by Steve Kriss, Executive Conference Minister
“Y’all weren’t waiting 300 years for just any African American woman; you were waiting for Charlene.” These were the words of a family member of Charlene Smalls at the celebration of her licensing, the first credentialing in our reconciled Conference on February 23, 2020 at Ripple in Allentown, PA.
Charlene is the first African American woman to be recognized with a pastoral credential in the history of either of our conferences. The first woman, Ann Allbach, was credentialed in 1911 through Eastern District by the First Mennonite Church of Philadelphia. The first African American pastor, James Lark, was called for ministry at Rocky Ridge congregation in Quakertown, PA, in 1945 in Franconia Conference. In Allentown, while the sun shone through the stained glass in the twilight of the last Sunday of Black History Month, Pastor Charlene moved forward the embodiment of pastoral ministry at this intersection of identities.
Charlene had neglected to tell her friends and families of this historic moment for us as Mennonites. She’s only the second Mennonite woman of color to be credentialed in either of the former two conferences or the reconciled Eastern District & Franconia Conference. (The first was Leticia Cortes, three years ago at Centro de Alabanza de Filadelfia (Philadelphia, PA).) For those of us who pay attention to the history and trajectory of our conference, the moment seemed historic and monumental. For Ripple and Charlene’s family and friends, this was a recognition of who Charlene is and has been. The larger church beyond simply needed to catch up to the Spirit’s work and Charlene’s faithful incarnation of leadership and service to Christ.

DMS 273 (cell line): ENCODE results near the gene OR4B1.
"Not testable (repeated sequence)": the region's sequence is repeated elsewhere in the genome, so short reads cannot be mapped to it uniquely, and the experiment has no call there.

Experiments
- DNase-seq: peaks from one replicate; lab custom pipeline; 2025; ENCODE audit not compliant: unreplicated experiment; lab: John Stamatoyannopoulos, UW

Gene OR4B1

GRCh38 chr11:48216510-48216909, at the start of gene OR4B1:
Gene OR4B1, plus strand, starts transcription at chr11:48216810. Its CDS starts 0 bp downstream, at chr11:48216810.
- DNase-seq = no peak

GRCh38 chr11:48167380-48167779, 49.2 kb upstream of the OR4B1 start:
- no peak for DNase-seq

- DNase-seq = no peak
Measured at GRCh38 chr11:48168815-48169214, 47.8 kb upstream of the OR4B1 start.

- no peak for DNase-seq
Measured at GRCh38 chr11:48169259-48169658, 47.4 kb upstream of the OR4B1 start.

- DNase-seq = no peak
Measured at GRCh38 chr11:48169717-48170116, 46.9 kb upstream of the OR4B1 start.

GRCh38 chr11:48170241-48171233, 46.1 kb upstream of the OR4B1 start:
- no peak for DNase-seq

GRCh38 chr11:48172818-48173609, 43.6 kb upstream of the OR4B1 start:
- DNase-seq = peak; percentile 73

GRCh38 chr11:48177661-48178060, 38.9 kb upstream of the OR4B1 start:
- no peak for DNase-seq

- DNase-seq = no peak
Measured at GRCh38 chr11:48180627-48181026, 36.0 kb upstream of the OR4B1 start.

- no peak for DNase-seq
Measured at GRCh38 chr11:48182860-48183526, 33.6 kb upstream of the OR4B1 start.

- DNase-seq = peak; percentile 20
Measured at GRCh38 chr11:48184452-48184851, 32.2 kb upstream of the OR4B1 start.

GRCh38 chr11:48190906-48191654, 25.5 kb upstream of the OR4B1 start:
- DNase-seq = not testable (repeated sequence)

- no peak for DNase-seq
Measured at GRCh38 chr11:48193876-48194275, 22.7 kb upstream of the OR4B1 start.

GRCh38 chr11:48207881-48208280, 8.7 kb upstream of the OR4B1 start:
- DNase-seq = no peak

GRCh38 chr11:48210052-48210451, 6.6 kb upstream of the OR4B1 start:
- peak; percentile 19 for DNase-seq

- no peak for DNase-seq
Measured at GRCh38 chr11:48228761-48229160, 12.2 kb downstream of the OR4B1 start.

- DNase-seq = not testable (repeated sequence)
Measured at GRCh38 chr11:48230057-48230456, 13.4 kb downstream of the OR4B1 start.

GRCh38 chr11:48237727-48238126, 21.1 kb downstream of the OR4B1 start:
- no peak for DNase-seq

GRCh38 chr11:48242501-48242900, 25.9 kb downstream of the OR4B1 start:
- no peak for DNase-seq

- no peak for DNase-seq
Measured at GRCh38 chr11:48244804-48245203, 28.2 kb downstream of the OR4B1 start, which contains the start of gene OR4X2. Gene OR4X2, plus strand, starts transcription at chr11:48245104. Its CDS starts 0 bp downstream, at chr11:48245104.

Charlene joined the leadership of Ripple as an intern several years ago while completing her studies. After her internship, she became a part of the leadership. As the congregation’s founding pastors relocated, Charlene became a critical stabilizing leader in a time of transition, joining the other pastors at Ripple. Charlene served in the role without credentials as she explored what it would mean to become a Mennonite minister after serving in leadership in a nearby majority African American Baptist congregation.
While Charlene was the first person to be credentialed in our reconciled Conference, the last person to be credentialed in Franconia Conference was through the ordination of Buddy Hannanto at International Worship Church (San Gabriel, CA). After 20 years of bureaucratic slowness within MCUSA, Buddy was finally recognized as a leader through ordination. For his congregation and those who know Buddy, this was a long time coming and a commitment he had already been living.
For Franconia Conference, the sun set in California on our credentialing with an Indonesian pastor who had begun a congregation at our now farthest west outpost. The sun shone in a new Conference a month later in the east with Charlene’s credentialing as our reconciled community began. The symbols weren’t lost on me, bearing witness and participating in both worship and recognitions.
These are omega and alpha moments; a reminder that the Spirit is still working in continuity and change. It’s also a challenge of recognizing our future work to continue to open the door to new pastoral leaders even when our systems are slower to recognize the work of the Spirit already at hand.